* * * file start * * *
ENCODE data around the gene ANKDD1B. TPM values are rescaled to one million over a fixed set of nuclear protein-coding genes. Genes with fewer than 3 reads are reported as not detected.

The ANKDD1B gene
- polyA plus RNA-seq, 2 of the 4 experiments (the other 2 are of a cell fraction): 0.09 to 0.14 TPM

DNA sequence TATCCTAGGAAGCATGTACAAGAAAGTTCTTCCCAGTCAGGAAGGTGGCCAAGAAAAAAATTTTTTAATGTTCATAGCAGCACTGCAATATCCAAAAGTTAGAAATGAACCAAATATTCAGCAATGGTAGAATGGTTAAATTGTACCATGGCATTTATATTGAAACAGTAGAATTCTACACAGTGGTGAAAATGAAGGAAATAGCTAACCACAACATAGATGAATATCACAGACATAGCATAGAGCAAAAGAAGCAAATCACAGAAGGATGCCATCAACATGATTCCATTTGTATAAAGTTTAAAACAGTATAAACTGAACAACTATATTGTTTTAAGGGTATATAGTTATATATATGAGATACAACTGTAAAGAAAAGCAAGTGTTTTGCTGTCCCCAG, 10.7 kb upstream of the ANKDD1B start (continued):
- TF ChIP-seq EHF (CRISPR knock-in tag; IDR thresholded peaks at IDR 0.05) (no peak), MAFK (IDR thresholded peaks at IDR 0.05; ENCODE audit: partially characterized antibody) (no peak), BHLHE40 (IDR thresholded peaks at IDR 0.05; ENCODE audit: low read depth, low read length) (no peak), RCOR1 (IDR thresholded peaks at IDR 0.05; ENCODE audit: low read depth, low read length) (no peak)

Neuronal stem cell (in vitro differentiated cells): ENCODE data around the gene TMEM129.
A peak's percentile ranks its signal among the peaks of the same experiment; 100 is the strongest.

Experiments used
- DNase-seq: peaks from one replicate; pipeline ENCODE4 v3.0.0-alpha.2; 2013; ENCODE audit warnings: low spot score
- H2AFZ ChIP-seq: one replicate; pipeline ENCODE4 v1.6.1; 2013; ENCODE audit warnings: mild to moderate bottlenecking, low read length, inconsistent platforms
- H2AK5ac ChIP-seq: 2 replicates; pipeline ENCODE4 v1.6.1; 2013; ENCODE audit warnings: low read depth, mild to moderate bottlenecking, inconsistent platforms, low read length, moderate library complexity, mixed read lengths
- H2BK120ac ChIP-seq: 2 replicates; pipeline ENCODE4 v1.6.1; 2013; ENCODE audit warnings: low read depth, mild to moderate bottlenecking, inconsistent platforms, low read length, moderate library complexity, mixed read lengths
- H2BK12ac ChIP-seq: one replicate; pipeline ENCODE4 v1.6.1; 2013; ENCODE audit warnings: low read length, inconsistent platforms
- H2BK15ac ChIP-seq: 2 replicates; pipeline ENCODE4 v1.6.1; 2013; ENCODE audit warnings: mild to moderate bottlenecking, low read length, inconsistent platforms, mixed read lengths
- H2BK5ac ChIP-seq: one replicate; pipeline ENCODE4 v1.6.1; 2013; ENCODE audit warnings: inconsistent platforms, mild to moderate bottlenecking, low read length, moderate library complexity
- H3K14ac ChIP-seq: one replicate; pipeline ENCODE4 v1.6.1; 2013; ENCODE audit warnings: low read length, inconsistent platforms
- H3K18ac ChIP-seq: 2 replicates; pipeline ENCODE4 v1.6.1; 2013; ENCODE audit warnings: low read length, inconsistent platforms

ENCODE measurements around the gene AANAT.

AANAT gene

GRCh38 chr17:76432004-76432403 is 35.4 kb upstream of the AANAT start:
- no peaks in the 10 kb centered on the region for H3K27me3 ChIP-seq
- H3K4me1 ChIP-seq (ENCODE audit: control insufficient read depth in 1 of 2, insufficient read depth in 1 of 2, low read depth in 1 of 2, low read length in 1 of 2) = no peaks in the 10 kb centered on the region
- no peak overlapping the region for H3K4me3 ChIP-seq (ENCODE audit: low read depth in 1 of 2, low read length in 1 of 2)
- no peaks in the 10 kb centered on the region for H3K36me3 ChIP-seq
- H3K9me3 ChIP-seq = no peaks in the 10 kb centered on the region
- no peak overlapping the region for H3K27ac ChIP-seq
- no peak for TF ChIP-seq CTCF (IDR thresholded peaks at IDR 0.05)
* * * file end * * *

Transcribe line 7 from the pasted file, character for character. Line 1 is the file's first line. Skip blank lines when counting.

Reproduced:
A peak's percentile ranks its signal among the peaks of the same experiment; 100 is the strongest.